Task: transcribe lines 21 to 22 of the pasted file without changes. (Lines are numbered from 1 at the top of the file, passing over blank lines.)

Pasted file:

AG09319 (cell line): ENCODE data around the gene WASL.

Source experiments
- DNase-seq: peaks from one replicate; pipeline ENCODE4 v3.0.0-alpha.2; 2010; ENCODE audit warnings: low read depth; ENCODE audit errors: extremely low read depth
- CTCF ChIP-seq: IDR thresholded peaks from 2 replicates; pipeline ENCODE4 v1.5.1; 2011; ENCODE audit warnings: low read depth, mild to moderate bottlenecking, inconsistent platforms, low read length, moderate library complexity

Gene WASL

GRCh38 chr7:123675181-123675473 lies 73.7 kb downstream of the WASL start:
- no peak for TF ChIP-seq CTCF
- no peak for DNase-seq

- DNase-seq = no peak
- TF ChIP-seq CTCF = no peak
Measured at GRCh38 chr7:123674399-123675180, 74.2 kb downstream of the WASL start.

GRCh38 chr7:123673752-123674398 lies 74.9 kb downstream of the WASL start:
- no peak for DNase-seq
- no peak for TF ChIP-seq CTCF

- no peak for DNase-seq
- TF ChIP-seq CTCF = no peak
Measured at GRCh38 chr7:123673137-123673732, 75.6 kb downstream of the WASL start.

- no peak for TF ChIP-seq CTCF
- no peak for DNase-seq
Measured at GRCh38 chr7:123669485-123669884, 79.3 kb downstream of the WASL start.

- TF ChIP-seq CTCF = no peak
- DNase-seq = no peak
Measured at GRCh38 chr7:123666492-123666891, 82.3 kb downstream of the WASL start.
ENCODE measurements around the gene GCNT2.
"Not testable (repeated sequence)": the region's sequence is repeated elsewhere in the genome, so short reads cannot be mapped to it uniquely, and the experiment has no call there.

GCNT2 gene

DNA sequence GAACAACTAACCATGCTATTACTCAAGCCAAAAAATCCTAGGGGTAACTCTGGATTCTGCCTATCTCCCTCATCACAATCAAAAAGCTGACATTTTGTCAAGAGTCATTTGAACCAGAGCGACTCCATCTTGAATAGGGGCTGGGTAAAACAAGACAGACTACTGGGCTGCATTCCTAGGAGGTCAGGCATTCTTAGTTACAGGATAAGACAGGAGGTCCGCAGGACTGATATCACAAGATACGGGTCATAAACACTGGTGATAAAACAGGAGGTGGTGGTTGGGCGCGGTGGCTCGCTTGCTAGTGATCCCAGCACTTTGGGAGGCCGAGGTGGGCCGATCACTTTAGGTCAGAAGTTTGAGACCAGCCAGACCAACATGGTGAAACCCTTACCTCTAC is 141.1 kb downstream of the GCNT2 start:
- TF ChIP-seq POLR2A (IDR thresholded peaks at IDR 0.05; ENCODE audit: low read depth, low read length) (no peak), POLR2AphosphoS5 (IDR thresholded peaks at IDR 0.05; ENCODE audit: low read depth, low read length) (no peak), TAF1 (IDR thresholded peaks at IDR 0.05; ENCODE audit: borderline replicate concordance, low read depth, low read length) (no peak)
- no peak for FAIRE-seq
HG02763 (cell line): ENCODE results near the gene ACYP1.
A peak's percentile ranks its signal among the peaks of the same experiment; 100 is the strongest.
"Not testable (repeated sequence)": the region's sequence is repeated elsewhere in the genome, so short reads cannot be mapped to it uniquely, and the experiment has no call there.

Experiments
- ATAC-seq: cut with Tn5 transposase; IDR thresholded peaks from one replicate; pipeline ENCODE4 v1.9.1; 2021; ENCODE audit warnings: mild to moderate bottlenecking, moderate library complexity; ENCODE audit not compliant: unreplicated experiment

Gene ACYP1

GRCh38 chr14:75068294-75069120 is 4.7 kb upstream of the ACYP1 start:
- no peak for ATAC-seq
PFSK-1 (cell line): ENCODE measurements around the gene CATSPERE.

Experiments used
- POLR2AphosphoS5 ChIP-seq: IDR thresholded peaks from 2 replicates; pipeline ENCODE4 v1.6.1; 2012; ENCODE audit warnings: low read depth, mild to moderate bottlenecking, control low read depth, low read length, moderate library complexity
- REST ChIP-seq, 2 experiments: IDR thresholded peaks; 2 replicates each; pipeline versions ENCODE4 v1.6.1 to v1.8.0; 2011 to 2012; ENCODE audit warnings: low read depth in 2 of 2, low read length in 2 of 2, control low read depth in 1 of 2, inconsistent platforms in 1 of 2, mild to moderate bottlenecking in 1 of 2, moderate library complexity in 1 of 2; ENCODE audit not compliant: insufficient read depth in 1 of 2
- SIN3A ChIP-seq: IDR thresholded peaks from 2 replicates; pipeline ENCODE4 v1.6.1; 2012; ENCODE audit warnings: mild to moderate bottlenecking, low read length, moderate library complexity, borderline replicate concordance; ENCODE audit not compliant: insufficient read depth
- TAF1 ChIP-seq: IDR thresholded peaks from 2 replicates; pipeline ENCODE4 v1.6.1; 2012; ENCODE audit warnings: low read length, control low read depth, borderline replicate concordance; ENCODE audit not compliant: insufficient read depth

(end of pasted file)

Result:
- TF ChIP-seq CTCF = no peak
- DNase-seq = no peak